1. During the session, find out if the therapist is devoted to helping you improve the quality of your life. Do they have experience helping their clients develop better life skills including enhanced communication, better problem solving and conflict resolution, identifying short and long-term goals and offer different perspectives and insights?
2. Do you sense that they are genuinely empathic? Do they genuinely care about your well- being? Are they locked into just one approach to therapy or do they utilize more than one treatment approach to adapt to your specific needs? Are they helping you come out from behind that mask that so many of us feel we need to protect ourselves?
This is vitally important because if we stay hidden behind our mask, we are seriously jeopardizing our ability to enjoy life in a meaningful way. Being more open with who we truly are – what we truly think and feel – is the very best way to live a full life. It’s also scary so you want to be with a therapist who understands this basic human dynamic.
3. Do you trust the person across from you? Do you feel understood? Do you believe that they can help you? Research also shows that therapists who have these qualities tend to help their clients achieve better outcomes.
4. A therapist who has had their own therapy has much more credibility than one who hasn’t. Ask when in their life they sought their own therapy also, what inspired them to decide to become a therapist themselves.
5. An effective therapist places a great emphasis on obtaining a good personal history both at the beginning of therapy. Early experiences in life can often have an impact on current issues we are facing. Is your therapist interested in your personal history? You don’t need to necessarily dwell on it, but it is often a great idea to at least get a picture of where you came from.
6. Is the therapist flexible in their approach? The effective therapist will adjust when new information is presented. That’s why it is also helpful for you if a therapist is cross-trained in more than one modality of treatment. The more tools a therapist has at their disposal, the better your chances of getting a desirable outcome.
7. A good therapist is courageous and encourages their client to face issues that may be initially difficult to deal with. Therapy isn’t always so easy. Expect to be challenged. A proper therapist will challenge you to think differently and “try on” different approaches that you likely haven’t tried before. And yes, sometimes it may be a bit uncomfortable.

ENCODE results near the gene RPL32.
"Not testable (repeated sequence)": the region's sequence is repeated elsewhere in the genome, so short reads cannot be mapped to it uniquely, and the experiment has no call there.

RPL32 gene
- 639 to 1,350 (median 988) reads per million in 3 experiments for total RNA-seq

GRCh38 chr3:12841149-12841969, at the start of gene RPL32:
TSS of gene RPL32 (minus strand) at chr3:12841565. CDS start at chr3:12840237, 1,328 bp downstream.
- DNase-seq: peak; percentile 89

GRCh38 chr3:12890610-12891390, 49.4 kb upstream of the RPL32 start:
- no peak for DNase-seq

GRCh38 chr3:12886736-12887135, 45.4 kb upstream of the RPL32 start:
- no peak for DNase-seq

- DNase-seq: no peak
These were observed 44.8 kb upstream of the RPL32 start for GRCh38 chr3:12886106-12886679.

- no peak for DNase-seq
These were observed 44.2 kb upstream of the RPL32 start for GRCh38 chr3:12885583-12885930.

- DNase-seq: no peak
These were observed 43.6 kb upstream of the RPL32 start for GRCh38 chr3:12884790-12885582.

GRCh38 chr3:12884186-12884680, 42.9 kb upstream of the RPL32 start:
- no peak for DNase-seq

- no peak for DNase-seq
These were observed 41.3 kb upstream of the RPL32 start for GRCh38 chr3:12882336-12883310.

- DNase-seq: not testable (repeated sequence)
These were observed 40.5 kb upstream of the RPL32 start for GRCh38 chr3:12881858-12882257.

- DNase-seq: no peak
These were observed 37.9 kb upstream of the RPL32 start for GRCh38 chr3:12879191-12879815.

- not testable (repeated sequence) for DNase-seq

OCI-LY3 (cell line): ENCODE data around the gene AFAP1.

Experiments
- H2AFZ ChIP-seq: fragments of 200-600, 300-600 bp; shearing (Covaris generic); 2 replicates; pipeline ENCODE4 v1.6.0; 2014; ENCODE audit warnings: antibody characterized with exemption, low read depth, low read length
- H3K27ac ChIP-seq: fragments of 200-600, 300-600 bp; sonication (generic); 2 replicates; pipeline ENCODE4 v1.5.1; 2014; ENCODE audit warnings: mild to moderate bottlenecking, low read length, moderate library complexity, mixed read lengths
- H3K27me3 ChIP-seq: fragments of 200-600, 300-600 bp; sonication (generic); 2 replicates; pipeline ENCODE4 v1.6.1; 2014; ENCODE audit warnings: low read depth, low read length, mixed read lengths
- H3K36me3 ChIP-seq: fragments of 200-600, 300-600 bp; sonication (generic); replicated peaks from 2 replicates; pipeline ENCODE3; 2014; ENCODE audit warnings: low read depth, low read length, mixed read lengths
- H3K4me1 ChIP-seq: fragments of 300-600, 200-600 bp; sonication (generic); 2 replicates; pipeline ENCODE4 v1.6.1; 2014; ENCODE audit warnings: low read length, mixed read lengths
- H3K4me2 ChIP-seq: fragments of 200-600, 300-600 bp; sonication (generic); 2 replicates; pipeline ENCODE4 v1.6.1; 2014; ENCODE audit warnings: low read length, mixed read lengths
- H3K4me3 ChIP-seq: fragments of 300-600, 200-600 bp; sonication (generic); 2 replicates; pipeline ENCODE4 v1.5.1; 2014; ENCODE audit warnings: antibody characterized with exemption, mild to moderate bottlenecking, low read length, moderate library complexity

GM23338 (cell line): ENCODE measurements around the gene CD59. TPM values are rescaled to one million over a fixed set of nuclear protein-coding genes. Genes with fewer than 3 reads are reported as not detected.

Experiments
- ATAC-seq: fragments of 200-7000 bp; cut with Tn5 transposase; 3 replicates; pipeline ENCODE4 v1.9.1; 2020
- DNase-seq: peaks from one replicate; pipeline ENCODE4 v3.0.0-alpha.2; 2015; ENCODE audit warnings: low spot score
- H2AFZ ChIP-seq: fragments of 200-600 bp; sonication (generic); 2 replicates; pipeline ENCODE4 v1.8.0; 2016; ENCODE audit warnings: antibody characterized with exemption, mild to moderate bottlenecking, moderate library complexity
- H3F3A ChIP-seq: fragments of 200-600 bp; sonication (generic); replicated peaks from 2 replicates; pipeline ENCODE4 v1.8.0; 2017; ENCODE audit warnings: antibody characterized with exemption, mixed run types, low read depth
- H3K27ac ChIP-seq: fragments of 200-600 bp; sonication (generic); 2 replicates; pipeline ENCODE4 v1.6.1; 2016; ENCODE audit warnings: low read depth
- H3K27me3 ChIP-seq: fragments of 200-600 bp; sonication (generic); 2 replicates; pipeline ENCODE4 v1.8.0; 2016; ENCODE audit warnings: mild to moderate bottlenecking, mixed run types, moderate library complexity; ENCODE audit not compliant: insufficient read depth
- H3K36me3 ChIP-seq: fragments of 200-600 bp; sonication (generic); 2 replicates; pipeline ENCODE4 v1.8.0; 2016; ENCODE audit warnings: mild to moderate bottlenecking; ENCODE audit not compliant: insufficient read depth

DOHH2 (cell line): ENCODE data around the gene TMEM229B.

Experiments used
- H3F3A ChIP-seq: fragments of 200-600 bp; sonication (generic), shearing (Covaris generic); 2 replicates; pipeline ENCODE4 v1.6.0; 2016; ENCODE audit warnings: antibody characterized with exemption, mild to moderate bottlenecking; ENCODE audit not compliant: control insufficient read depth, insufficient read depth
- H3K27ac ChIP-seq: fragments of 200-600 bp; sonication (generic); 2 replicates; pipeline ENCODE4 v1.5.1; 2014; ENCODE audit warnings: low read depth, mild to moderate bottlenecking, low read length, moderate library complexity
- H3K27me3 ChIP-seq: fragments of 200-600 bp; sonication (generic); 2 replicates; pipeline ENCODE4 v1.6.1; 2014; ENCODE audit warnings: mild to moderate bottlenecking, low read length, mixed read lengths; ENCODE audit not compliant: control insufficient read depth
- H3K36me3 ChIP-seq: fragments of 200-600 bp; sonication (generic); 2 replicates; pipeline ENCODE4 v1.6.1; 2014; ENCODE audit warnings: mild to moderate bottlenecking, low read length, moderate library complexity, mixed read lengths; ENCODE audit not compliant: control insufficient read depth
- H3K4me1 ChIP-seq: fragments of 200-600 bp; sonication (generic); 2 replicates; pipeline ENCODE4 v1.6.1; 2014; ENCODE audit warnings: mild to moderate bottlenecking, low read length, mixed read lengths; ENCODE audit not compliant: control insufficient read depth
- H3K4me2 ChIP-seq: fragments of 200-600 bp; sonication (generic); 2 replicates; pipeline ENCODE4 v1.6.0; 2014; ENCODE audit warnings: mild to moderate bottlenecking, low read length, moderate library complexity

8. The best therapists do not “work on” their clients but rather, they seek to form a strong working alliance with their clients so that they can work together with their clients.
9. Pay attention to your feelings during your appointment. Take a moment a few days after and check in with yourself. Do you feel like you can be vulnerable, completely honest when sharing your thoughts and feelings? Do they help you to feel safe even when you are scared?
10. And if you don’t click in the first session, that’s okay. It’s your money, time and issues to resolve, so make sure you feel comfortable. No need to feel guilty if it didn’t work out with the first one. If you don’t like their style or don’t feel like it’s going to be a good match, move along.
11. Remember, you are hiring the therapist. It’s important to note that some problems may take more or less time to resolve than others. Some issues can be resolved in just a few sessions. Others can take much more time. Learning about yourself doesn’t always happen overnight. However, at some points, it is going to be a good idea for you and your therapist to monitor how you are feeling about your therapy, and how you are progressing.
12. If you notice absolutely no change within the first few months, or never did feel the rapport with your therapist that you hoped for, you may want to reconsider who you are seeing. If you notice that you are making progress and that you and your therapist have a good rapport, even if it is difficult at times, then I would recommend continuing.
If you are seeking support in life changes or help in any way, please don’t hesitate to reach out to me for a free 15-minute phone consultation to see if I am a good fit for what you need. While no therapist can ever guarantee an outcome, in over 25 years in private practice, I have helped countless people on their own journeys to happier, healthier, and much more fulfilling lives.